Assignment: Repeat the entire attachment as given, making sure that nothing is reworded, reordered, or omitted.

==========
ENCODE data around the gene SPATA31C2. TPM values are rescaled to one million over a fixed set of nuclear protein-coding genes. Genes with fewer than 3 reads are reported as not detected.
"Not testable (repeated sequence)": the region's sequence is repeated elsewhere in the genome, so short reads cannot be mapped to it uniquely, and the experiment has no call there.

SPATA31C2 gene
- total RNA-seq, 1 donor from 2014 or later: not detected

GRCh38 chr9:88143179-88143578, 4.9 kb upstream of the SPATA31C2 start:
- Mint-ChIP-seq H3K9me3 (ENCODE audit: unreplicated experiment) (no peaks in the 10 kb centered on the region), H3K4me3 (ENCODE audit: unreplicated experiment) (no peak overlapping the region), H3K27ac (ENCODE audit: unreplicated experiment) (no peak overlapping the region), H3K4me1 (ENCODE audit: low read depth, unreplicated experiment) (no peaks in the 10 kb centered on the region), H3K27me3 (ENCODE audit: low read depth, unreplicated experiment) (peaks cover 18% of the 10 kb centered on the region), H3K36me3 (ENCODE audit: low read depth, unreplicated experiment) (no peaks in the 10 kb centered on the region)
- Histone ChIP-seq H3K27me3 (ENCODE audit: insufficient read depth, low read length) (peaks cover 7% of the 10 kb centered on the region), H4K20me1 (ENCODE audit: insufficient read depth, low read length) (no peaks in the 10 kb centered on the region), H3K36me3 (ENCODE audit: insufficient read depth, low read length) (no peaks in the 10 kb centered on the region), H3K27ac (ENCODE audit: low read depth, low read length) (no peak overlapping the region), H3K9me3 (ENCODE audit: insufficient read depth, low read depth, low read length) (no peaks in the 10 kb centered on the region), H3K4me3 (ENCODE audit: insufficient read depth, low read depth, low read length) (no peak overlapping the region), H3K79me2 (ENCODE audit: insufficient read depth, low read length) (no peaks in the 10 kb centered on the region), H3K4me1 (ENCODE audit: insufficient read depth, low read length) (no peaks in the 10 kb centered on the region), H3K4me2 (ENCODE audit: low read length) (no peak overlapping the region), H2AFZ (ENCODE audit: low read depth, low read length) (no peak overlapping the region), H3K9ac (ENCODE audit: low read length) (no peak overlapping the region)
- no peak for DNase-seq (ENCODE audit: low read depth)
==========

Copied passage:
ENCODE data around the gene SPATA31C2. TPM values are rescaled to one million over a fixed set of nuclear protein-coding genes. Genes with fewer than 3 reads are reported as not detected.
"Not testable (repeated sequence)": the region's sequence is repeated elsewhere in the genome, so short reads cannot be mapped to it uniquely, and the experiment has no call there.

SPATA31C2 gene
- total RNA-seq, 1 donor from 2014 or later: not detected

GRCh38 chr9:88143179-88143578, 4.9 kb upstream of the SPATA31C2 start:
- Mint-ChIP-seq H3K9me3 (ENCODE audit: unreplicated experiment) (no peaks in the 10 kb centered on the region), H3K4me3 (ENCODE audit: unreplicated experiment) (no peak overlapping the region), H3K27ac (ENCODE audit: unreplicated experiment) (no peak overlapping the region), H3K4me1 (ENCODE audit: low read depth, unreplicated experiment) (no peaks in the 10 kb centered on the region), H3K27me3 (ENCODE audit: low read depth, unreplicated experiment) (peaks cover 18% of the 10 kb centered on the region), H3K36me3 (ENCODE audit: low read depth, unreplicated experiment) (no peaks in the 10 kb centered on the region)
- Histone ChIP-seq H3K27me3 (ENCODE audit: insufficient read depth, low read length) (peaks cover 7% of the 10 kb centered on the region), H4K20me1 (ENCODE audit: insufficient read depth, low read length) (no peaks in the 10 kb centered on the region), H3K36me3 (ENCODE audit: insufficient read depth, low read length) (no peaks in the 10 kb centered on the region), H3K27ac (ENCODE audit: low read depth, low read length) (no peak overlapping the region), H3K9me3 (ENCODE audit: insufficient read depth, low read depth, low read length) (no peaks in the 10 kb centered on the region), H3K4me3 (ENCODE audit: insufficient read depth, low read depth, low read length) (no peak overlapping the region), H3K79me2 (ENCODE audit: insufficient read depth, low read length) (no peaks in the 10 kb centered on the region), H3K4me1 (ENCODE audit: insufficient read depth, low read length) (no peaks in the 10 kb centered on the region), H3K4me2 (ENCODE audit: low read length) (no peak overlapping the region), H2AFZ (ENCODE audit: low read depth, low read length) (no peak overlapping the region), H3K9ac (ENCODE audit: low read length) (no peak overlapping the region)
- no peak for DNase-seq (ENCODE audit: low read depth)